Saturday, March 28, 2009

Victory Gardening

"Montmorency" Standard Tart Cherry Tree

I found a pamphlet titled “Instructions for Victory Gardens.” Produced as a working manual by the Illinois State Council of Defense during the 1940s.

Although the era did not have the benefit of new technology for gardening, there isn’t one single item that doesn’t pertain to gardening today.

I had to smile when I got to the title of the last chapter: “Waste Not: Want Not!” I heard that phrase so many times when I was growing up but somehow, along the years, that ideal has been mostly discarded. Shall we revisit?

Abundant garden produce takes time and work. In this wonderfully fertile land, the appreciation and desire to “waste not - want not” is needed. 

Let’s explore some of the Victory Garden hints for gardening:

  • Soil: Amend the garden areas before you plant. Amend means add nutrients or texture as your particular soil requires.
  • Compost: That whole kitchen scraps, yard waste, and manure thing.
  • Seeds & plants: Seed are cheaper. Whichever you choose, think about what your family will eat, if it will grow in your soil, and try something new each year.
  • Pick a spot: Either an area devoted to produce or tuck into the flower beds.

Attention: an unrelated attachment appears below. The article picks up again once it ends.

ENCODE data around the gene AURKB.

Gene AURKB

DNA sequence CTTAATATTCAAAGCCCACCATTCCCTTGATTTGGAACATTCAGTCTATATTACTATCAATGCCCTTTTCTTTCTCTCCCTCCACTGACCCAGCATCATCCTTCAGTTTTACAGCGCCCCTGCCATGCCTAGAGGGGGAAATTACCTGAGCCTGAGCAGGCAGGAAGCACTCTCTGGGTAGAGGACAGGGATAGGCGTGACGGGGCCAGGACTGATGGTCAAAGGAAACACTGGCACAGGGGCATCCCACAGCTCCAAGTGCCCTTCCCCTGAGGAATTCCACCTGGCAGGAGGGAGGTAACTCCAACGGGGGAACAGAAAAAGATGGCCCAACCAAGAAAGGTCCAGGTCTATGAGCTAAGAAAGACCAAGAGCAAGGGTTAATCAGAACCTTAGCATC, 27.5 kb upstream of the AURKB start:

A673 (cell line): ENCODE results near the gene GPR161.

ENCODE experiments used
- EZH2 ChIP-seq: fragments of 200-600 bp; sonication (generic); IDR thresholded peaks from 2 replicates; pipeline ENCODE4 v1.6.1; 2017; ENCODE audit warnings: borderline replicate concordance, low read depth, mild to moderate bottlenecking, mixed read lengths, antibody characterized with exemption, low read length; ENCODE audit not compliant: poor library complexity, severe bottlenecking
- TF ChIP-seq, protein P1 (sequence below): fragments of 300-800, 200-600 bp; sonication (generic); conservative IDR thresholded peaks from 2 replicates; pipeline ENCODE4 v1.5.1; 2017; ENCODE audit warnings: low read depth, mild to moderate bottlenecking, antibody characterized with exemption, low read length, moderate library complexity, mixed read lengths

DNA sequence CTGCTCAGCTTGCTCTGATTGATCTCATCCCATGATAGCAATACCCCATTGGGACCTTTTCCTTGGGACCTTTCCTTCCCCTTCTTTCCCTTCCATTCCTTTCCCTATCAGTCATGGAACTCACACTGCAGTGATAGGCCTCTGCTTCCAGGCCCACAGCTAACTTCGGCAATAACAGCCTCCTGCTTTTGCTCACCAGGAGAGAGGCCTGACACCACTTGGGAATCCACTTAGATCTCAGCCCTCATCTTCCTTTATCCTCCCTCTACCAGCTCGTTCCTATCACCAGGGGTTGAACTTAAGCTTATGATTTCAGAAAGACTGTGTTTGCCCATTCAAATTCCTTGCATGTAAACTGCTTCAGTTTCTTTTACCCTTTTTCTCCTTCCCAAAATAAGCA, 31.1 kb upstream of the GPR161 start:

• Care: Plant only what you can care for, harvest and preserve. Read to understand what your crops need.
  • Time: Take a walk through your garden daily to check for moisture needs. This will allow you to spy insects and diseases and eliminate before they take hold. 
  • Ecology: Don’t use powerful insecticides, pesticides and fertilizers without understanding what you are doing to the environment. Sometimes simple is best.
  • Produce: Use it, preserve it, and share it.

“Waste not: Want not” gardening simply means we should consider what we are doing to our earth for future generations. It means if you can produce your own supply of food, you should. It means if you do produce it, you don’t let it rot or go to seed. It means you plant enough to last you through until the next crop. It means you share your bounty with others less fortunate.

“The lesson I have thoroughly learnt, and wish to pass on to others, is to know the enduring happiness that the love of a garden gives.” Gertrude Jekyll. This famous garden designer, writer and artist knew the “happiness benefit” of waste not: want not!

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